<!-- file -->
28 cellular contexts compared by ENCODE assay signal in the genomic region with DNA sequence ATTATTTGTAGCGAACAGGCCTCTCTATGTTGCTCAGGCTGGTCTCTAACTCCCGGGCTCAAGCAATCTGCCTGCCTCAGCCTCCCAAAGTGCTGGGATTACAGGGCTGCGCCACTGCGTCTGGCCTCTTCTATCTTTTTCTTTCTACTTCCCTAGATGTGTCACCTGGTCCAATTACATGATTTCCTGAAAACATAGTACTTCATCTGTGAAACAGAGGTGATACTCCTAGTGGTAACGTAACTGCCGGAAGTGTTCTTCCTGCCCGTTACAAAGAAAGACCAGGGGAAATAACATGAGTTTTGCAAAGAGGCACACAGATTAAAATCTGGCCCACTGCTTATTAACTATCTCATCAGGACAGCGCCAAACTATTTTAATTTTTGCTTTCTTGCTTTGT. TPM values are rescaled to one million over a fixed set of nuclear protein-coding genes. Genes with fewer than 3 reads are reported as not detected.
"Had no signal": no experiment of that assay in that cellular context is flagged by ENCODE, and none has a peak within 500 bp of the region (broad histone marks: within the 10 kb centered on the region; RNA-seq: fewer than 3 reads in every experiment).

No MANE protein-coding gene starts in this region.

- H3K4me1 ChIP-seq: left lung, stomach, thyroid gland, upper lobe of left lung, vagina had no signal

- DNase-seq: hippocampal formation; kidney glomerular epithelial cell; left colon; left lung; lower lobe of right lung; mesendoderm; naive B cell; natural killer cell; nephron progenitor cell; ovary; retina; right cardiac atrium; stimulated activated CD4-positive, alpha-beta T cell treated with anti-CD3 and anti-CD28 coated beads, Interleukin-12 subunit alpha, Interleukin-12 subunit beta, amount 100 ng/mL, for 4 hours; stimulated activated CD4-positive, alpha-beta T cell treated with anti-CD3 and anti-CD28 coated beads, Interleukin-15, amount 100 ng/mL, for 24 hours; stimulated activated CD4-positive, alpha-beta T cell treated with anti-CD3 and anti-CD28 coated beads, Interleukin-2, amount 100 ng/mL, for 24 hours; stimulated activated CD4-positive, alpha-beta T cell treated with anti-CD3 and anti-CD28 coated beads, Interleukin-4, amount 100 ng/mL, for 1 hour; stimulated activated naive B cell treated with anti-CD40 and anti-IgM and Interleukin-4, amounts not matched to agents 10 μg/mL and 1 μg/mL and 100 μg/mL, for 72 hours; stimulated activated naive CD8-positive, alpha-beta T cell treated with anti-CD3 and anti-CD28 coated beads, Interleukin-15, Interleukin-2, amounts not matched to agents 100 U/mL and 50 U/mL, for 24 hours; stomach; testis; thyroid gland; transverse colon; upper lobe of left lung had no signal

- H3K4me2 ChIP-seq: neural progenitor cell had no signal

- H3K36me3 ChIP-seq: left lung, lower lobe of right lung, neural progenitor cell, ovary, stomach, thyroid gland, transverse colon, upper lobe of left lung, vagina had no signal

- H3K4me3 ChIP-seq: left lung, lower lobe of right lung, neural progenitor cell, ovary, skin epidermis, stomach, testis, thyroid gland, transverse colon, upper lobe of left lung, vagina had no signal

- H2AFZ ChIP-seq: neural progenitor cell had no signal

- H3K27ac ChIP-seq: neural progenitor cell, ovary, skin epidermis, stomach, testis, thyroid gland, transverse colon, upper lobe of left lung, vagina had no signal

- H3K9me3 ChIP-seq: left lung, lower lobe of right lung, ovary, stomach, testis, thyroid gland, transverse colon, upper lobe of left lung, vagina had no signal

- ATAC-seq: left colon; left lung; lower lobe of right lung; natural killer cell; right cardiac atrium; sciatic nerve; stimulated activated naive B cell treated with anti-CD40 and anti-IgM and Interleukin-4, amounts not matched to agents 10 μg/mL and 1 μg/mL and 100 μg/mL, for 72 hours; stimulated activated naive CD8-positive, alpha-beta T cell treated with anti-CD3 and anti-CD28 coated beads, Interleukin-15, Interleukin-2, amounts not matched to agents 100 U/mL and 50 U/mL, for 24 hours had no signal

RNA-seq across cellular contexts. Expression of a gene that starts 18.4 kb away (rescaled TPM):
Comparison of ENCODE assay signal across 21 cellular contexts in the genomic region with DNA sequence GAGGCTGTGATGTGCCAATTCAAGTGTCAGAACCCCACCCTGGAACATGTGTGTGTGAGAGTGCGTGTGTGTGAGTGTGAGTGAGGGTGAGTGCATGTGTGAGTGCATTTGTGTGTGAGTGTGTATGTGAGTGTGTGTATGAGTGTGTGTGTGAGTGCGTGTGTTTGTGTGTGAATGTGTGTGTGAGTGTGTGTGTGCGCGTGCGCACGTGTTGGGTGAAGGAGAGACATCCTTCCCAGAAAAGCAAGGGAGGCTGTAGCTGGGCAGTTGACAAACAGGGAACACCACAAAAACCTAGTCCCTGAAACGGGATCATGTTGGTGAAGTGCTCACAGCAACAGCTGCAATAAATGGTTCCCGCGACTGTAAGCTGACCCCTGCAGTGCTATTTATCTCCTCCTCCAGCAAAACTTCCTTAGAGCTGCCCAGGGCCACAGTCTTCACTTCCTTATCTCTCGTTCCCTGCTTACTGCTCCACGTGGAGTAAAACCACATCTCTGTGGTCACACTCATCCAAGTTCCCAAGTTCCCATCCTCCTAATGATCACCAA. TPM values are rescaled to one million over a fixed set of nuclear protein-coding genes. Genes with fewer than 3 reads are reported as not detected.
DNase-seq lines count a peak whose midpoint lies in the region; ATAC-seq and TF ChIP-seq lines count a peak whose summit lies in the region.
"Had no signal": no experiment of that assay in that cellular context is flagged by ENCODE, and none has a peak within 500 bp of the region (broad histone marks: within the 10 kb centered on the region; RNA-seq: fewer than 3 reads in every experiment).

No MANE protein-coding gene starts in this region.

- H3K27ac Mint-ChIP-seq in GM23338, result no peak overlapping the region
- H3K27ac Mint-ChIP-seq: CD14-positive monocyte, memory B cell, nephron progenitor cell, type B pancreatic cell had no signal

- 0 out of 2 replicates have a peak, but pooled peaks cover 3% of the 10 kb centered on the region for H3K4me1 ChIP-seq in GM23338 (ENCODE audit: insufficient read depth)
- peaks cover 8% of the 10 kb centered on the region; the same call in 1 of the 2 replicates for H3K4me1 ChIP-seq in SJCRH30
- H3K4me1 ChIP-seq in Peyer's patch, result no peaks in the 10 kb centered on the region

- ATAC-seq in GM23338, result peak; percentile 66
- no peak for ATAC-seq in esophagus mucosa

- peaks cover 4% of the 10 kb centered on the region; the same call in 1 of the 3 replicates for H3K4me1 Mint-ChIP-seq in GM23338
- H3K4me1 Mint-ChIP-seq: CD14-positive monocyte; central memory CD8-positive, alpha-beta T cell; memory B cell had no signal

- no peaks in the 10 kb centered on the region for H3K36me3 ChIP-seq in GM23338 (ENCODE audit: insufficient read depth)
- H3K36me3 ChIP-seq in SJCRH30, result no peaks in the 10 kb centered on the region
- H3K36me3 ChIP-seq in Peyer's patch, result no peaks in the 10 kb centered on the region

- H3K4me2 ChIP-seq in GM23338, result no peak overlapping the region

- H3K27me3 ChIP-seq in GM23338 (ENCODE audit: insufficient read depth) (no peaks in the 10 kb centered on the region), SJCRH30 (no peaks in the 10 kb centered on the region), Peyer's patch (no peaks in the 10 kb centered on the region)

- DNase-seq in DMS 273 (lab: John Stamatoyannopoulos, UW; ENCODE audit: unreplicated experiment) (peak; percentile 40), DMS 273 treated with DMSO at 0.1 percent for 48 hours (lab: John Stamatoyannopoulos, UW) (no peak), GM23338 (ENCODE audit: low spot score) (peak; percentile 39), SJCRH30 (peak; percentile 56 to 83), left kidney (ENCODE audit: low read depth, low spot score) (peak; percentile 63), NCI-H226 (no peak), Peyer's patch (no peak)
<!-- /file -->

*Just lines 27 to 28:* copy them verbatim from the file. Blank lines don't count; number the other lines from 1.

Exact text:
- no peaks in the 10 kb centered on the region for H3K36me3 ChIP-seq in GM23338 (ENCODE audit: insufficient read depth)
- H3K36me3 ChIP-seq in SJCRH30, result no peaks in the 10 kb centered on the region